Atop thousands of homes in the warm western regions of the United States are roofs that turn the traditional housetop silhouette on its head. Two panels meet in the middle of the roofline and slope upward and outward, like butterfly wings in mid-flap. This similarity gave the "butterfly roof" its name, and it is a distinct feature of post-war American residential and commercial architecture. In Hawaii, Southern California, and other sun-drenched places, the butterfly roofs made way for high windows that let in natural light. Homes topped with butterfly roofs seemed larger and more inviting.

Credit for the butterfly roof design often goes to architect William Krisel. He began building single-family homes with butterfly rooflines for the Alexander Construction Company, a father-son development team, in Palm Springs, California, in 1957. The Alexander Construction Company, mostly using Krisel's designs, built over 2,500 tract homes in the desert. These homes, and their roofs, shaped the desert community, and soon other architects and developers began building them, too—the popularity of Krisel's Palm Springs work led to commissions building over 30,000 homes in the Southland from San Diego to the San Fernando Valley.

But the story of Krisel as inventor of the butterfly roof is actually "not true," as Krisel himself notes. While he did make the feature a Southern California mid-century trademark, it was another architect who first developed the butterfly roof. Twenty-eight years before Krisel designed tract homes for the Alexander Construction Company in Palm Springs, Swiss-French architect and Modernist pioneer Le Corbusier first came up with the soaring architectural feature.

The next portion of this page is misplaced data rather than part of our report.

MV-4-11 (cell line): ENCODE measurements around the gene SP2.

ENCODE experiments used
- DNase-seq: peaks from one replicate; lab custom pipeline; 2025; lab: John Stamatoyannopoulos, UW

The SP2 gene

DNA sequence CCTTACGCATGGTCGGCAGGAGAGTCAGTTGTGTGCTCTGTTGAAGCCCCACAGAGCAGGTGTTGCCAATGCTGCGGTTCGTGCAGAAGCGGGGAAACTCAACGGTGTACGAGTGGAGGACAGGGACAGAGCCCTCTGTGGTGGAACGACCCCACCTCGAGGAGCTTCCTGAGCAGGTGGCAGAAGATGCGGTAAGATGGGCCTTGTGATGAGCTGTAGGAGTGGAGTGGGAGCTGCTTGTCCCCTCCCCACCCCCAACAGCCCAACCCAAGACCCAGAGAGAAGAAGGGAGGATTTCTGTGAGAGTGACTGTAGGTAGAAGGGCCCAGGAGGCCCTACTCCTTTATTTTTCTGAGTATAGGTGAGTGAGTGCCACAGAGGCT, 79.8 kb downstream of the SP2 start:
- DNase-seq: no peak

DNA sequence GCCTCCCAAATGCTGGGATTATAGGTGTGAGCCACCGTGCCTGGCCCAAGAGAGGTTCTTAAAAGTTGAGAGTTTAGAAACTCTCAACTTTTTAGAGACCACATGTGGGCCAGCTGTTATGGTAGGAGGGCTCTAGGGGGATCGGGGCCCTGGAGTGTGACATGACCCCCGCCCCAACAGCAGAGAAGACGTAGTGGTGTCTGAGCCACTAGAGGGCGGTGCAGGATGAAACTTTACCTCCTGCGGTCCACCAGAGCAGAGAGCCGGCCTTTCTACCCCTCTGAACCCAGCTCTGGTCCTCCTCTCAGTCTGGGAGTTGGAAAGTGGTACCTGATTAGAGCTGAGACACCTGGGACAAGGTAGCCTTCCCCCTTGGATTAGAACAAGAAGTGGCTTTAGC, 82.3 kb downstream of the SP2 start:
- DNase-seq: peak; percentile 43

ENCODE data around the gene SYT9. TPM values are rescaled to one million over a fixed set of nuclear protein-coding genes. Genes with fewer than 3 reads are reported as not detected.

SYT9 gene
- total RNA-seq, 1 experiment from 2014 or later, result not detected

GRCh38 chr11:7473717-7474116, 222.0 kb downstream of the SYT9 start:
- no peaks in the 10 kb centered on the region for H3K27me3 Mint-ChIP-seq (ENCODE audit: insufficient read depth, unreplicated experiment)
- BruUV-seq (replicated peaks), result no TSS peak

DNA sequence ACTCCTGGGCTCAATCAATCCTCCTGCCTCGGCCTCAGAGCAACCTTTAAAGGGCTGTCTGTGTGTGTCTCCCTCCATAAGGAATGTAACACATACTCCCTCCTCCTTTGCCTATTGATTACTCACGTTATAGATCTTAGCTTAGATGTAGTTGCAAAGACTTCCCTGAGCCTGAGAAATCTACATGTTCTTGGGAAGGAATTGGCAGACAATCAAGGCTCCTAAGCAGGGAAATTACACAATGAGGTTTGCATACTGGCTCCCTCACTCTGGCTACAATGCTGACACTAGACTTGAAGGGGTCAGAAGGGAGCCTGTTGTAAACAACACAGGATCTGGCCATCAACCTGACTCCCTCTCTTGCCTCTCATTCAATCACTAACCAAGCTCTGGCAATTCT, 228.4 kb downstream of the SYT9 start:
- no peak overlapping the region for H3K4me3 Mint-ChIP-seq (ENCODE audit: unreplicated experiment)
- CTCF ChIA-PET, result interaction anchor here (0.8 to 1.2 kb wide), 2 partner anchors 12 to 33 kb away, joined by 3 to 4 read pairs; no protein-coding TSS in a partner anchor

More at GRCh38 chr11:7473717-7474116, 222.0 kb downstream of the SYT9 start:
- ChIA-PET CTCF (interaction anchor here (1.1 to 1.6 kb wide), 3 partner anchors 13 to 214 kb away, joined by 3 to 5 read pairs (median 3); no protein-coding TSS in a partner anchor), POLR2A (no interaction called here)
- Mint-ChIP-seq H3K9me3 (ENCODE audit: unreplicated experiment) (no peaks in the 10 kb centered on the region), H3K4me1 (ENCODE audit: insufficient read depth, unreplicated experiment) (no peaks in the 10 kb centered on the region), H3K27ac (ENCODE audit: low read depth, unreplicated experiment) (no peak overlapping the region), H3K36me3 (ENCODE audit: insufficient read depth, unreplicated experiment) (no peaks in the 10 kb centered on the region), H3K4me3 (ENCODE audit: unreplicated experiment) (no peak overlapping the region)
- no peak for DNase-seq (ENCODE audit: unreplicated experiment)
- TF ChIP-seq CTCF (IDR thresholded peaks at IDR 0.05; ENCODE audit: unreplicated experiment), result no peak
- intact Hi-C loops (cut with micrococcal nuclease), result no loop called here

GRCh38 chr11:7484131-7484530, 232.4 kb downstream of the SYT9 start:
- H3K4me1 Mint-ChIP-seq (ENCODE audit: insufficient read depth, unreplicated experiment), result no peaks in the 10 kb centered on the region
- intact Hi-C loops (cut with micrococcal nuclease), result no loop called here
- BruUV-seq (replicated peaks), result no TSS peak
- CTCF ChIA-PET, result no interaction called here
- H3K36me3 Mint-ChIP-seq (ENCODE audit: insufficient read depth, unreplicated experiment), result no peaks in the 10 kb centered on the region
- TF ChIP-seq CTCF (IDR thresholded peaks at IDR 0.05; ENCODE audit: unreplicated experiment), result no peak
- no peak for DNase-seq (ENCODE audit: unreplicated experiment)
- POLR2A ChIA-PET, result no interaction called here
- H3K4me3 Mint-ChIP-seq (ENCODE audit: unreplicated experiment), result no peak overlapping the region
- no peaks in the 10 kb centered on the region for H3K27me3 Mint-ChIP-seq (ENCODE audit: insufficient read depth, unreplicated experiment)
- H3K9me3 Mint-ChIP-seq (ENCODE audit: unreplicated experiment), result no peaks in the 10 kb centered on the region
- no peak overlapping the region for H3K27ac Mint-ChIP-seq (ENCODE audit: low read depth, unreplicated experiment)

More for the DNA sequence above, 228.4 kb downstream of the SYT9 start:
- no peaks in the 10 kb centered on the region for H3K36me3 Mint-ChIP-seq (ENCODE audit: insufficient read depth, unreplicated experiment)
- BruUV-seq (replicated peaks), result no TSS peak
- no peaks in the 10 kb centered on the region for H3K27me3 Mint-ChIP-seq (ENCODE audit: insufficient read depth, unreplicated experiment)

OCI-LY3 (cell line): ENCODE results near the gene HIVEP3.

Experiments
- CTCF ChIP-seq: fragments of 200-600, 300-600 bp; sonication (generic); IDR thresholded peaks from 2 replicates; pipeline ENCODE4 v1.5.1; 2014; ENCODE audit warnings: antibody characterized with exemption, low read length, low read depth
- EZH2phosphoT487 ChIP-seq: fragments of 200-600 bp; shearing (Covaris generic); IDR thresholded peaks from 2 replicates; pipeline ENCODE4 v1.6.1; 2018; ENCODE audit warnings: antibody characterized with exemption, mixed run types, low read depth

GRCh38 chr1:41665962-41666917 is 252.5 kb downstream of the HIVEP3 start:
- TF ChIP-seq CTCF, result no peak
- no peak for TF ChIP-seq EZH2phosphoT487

Originally born Charles-Édouard Jeanneret-Gris in Switzerland, Le Corbusier moved to France in 1917, gave himself the new moniker, and began associating with singers, sculptors, writers, and other artists. With his minimalist modern architecture, Le Corbusier sought to create a better functioning, more equal society (in fact, Le Corbusier was a supporter of both Communism and Mussolini). His designs put him at the opposite end of the spectrum from traditionalists and from much of the architecture in his adopted country. Le Corbusier was always ahead of his time—particularly so in 1930, when he designed the very butterfly roof for which Krisel would later get much of the credit.

Le Corbusier's first attempt at the butterfly roof took place in Chile, where he was commissioned to build a vacation home in Zapallar for Eugenia Errazuriz, heiress to a Bolivian silver mining fortune and wife of Jose Tomas Errazuriz, whose father and grandfather had both been President of Chile. Eugenia was a grand patroness of the avant-garde; in addition to the modern cliffside summer home she commissioned, Eugenia was a friend to and avid collector of Picasso. Eugenia's taste for modernism and minimalism was widely known within her circles. Mutual friends of Eugenia's and Le Corbusier's thought the two to be of one mind; fellow Swiss-French citizen and Modernist writer Blaise Cendrars introduced the two.

The vacation home, Maison Errazuriz, was set to overlook the Pacific Ocean from a remote spot that presented challenges for Le Corbusier. He met them with his trademark mix of organic design and modern innovation. Le Corbusier planned to build with a rustic mix of stone and wood—materials that were local to the area and would help combat and stabilize the uneven terrain. A combination of fieldstone and large boulders would serve for the floors and exterior, respectively.